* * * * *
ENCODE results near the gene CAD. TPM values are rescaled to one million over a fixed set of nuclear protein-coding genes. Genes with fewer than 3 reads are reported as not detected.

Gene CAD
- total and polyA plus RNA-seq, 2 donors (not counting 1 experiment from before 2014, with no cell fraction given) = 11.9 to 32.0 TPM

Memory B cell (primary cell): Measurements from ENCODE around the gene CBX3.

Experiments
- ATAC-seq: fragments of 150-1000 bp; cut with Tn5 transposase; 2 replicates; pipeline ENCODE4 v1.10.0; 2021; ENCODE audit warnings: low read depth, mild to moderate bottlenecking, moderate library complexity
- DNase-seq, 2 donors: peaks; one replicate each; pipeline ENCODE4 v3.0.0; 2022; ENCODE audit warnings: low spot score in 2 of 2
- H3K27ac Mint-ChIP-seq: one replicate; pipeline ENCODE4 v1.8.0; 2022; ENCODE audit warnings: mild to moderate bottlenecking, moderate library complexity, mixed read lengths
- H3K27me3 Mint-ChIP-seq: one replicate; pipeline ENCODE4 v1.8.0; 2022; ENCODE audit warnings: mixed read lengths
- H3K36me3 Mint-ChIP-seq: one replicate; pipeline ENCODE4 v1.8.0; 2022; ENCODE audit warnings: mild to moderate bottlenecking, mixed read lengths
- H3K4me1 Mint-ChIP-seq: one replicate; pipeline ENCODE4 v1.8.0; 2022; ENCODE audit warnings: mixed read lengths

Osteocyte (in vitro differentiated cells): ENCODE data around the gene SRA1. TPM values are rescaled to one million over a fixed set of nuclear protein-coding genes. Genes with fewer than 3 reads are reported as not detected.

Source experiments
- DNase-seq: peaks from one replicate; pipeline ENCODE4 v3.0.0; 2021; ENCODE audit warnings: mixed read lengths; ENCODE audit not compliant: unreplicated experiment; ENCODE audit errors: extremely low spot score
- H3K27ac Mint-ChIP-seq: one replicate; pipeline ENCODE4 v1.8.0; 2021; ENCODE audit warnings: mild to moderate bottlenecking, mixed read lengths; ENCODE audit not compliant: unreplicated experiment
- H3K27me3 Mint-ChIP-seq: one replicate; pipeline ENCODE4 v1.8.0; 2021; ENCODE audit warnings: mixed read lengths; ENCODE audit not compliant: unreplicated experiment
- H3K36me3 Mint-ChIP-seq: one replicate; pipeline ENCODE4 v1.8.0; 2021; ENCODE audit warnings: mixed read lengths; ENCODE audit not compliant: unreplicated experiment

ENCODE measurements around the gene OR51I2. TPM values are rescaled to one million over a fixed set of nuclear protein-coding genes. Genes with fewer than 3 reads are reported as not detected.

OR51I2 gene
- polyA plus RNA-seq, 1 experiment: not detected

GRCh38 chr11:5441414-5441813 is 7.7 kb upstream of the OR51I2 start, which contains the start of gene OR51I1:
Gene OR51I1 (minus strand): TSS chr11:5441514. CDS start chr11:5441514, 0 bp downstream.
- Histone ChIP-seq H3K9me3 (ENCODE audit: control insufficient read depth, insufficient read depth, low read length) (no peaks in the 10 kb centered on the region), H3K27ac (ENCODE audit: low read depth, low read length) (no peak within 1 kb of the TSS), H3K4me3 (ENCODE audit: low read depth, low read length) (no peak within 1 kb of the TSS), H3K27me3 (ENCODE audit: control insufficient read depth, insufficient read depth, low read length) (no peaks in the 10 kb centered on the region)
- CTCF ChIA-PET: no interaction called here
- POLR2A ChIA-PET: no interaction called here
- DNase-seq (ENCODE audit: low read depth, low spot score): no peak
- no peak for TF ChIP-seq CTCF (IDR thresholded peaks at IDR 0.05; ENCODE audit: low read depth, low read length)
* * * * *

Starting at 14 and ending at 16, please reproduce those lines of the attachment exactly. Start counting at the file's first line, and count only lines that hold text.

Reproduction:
- DNase-seq: peaks from one replicate; pipeline ENCODE4 v3.0.0; 2021; ENCODE audit warnings: mixed read lengths; ENCODE audit not compliant: unreplicated experiment; ENCODE audit errors: extremely low spot score
- H3K27ac Mint-ChIP-seq: one replicate; pipeline ENCODE4 v1.8.0; 2021; ENCODE audit warnings: mild to moderate bottlenecking, mixed read lengths; ENCODE audit not compliant: unreplicated experiment
- H3K27me3 Mint-ChIP-seq: one replicate; pipeline ENCODE4 v1.8.0; 2021; ENCODE audit warnings: mixed read lengths; ENCODE audit not compliant: unreplicated experiment